I thought about calling it Weakly Brain Update, as I found it difficult to relate any of the articles in the July 17 issue of the Journal of Neuroscience to the craft of knitting.
|July 17 issue of the Journal of Neuroscience: more about the cover can be found here|
The article that was the source of the colorful cover of this week’s issue seemed like the only potential candidate: Nelson and colleagues examined the impact of practice testing on human memory in a paired-words task and linked better performance to increased activity in the parietal cortex. It’s nice to see a brain imaging study that supports what we tell students all the time: one of the best ways to study is to practice taking a test on the material. I’ll be sure to show my students the cover shot before I give the next exam! I suppose I could relate this to the ability to memorize pattern repeats, but is that more of a procedural, motor memory? Are we able to remember the repeats more accurately if we make an attempt to knit without the pattern in front of us, and make mistakes? Actually, I think that does happen, and will happen a lot now that I have approached the 42-stitch repeat large motif of my current project:
After writing the initial draft of this post yesterday, I paid attention to what I was doing today as I began the 42-stitch repeat. At first I found myself counting to keep track of my placement in the pattern: 1,3,1,1,1,1,1,3,1,1,3,7… It’s when I stopped counting that I made a mistake and had to go back a few stitches. That would represent the practice test, and would be when the activity in my parietal cortex is at its peak. Whether or not that is promoting my ability to remember the pattern, we’ll have to see.
|The three patterns line up very well.|
Even though it was tough to relate this week’s articles to knitting, I can easily say how amazed I am at what neuroscientists are able to study. For example, it is possible to switch out an amino acid to ever-so-slightly change the function of a protein so that it interacts differently with neighboring proteins. Kazi and colleagues examined how channel proteins are structured so that they are able to select what gets across the neuron’s membrane. Specific parts of the channel proteins form little gates that stick into the channel opening. If the gate malfunctions, too many or not enough ions will cross the channel, affecting the cell’s ability to process signals from other cells. Another article was about how variations in the shape of DNA in the prefrontal cortex can be used to predict the severity of symptoms of schizophrenia. The DNA’s shape dictates how well a gene will get transcribed, and the shape can change depending on a person’s genetic make-up or their experiences.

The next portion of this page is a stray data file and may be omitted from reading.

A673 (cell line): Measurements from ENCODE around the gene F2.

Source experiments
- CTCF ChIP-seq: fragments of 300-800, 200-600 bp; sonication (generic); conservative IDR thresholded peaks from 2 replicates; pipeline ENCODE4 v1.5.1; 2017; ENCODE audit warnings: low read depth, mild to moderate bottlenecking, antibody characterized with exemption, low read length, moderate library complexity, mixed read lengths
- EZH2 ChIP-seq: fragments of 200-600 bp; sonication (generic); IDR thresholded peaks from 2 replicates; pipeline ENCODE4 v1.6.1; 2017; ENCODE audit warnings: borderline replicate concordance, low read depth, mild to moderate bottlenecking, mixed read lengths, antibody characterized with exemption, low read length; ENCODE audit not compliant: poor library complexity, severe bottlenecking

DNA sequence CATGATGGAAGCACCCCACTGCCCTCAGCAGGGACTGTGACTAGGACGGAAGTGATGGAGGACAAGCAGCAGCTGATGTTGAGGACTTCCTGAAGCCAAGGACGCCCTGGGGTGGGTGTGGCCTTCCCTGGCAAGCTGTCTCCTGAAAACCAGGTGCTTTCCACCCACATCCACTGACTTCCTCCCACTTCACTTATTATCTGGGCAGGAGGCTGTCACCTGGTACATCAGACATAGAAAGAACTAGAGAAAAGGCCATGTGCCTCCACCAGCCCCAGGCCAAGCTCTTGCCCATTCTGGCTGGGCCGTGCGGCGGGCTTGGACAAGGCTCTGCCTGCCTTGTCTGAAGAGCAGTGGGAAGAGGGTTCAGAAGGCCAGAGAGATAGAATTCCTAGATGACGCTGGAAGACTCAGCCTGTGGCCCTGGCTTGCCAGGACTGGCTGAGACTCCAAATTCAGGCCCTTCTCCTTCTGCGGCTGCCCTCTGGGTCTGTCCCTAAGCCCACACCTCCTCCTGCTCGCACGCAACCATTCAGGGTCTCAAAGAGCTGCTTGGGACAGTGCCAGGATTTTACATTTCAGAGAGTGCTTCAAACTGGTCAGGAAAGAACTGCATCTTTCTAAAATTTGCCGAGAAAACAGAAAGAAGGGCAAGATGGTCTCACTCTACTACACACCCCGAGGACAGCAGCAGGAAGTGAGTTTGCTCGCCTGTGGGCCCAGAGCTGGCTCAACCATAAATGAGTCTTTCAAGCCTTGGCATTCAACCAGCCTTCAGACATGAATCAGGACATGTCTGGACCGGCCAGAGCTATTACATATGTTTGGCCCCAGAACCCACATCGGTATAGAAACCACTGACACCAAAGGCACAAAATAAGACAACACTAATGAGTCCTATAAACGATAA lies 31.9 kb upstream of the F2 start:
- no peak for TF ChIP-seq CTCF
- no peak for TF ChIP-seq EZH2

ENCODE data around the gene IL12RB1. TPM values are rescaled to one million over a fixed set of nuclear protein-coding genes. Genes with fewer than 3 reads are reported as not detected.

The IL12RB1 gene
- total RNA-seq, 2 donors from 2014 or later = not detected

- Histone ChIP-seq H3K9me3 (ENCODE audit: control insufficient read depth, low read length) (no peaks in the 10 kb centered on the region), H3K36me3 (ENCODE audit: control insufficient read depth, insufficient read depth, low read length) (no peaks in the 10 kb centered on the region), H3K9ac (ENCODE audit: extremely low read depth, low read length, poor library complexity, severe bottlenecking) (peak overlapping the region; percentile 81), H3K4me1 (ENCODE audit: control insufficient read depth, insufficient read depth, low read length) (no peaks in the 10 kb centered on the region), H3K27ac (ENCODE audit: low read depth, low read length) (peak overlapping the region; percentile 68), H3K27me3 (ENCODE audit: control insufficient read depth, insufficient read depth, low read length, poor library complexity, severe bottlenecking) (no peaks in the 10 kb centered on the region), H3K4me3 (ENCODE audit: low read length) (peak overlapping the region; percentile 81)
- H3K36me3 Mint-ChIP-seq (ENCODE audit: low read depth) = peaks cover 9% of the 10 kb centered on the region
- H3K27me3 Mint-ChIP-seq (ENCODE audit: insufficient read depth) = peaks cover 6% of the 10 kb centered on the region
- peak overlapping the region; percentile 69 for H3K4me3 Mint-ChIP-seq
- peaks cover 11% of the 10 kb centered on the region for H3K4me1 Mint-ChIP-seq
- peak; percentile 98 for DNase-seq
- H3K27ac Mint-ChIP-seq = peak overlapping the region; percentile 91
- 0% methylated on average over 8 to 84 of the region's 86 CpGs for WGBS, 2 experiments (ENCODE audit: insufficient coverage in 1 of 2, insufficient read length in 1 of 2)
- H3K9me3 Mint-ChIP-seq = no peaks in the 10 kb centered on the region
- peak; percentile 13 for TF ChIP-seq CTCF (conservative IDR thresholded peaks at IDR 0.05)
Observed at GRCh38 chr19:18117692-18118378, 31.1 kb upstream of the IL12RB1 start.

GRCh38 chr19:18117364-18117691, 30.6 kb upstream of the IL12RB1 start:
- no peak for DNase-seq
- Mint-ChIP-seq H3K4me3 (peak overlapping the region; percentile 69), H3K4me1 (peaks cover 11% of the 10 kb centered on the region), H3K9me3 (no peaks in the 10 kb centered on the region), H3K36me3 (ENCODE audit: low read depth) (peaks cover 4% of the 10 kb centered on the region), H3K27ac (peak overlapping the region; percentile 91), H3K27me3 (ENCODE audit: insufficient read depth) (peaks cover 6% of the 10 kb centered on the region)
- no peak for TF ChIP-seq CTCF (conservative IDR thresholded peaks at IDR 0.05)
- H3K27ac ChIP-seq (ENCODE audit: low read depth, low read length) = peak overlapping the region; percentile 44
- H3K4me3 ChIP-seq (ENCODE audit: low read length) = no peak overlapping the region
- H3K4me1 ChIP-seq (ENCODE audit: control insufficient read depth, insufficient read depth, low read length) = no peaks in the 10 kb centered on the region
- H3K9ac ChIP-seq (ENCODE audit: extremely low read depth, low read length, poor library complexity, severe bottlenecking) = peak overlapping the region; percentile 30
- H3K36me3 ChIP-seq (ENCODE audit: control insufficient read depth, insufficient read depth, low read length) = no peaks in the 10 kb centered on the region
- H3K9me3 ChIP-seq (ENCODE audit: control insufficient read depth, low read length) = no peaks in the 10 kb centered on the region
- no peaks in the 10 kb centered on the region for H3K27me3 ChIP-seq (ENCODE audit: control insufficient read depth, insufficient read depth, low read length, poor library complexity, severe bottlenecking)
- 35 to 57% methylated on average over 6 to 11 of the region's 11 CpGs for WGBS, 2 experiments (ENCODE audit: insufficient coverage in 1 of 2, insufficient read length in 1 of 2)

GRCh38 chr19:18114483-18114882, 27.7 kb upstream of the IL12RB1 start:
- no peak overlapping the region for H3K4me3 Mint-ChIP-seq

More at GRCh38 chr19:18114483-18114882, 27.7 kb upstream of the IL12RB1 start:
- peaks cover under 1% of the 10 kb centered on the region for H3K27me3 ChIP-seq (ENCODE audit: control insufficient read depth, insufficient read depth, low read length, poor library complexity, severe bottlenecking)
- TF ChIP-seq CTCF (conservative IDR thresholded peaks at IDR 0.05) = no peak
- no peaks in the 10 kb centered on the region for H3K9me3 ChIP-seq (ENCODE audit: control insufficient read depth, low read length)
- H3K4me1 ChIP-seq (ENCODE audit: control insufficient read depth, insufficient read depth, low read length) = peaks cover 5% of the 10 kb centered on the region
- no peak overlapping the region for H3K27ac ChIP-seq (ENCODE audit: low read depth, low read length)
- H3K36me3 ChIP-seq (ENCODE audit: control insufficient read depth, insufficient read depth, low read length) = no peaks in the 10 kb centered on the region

The article that I read most closely was about a process known as long-term depression (LTD). LTD, and its counterpart, long-term potentiation (LTP) are widely recognized as cellular mechanisms for learning. In conditioning a relationship is established between two events, often a noise and a foot shock such that the rat or mouse will learn to get scared when it hears the noise. This relationship is represented in the brain as increased sensitivity of neurons in the amygdala (LTP) and is produced by an increase in the number of excitable receptors on the cell. With more receptors, the cell’s response to another cell’s signal is enhanced, in this case leading to a greater fear response to the noise. In this week’s article by Clem and Huganir, the opposite relationship between extinction and LTD was examined.
Most of it was electrophysiology, where they used electrodes to stimulate neurons in a dish and then other electrodes to measure changes in excitability of other neurons in the same dish. They were able to show that specific patterns of stimulation were able to decrease the number of excitable receptors that were expressed in the cells, but only if the neurons came from a mouse that had experienced extinction, in which the noise was presented repeatedly without the shock, until it no longer was scary. Somehow that new experience changed the circuitry to be less sensitive, by reducing the number of available excitable receptors.
Their goal was to uncover the cellular mechanism of extinction with the hope that other researchers would be able to improve the success of exposure-based therapies for post-traumatic stress disorder. In these therapies a person is guided through sounds and sights related to a trauma, to restructure their memory into something less traumatic. If the cellular changes that correspond to extinction can be worked out, it might reveal new strategies that would make this approach more successful, and maybe take less time in humans.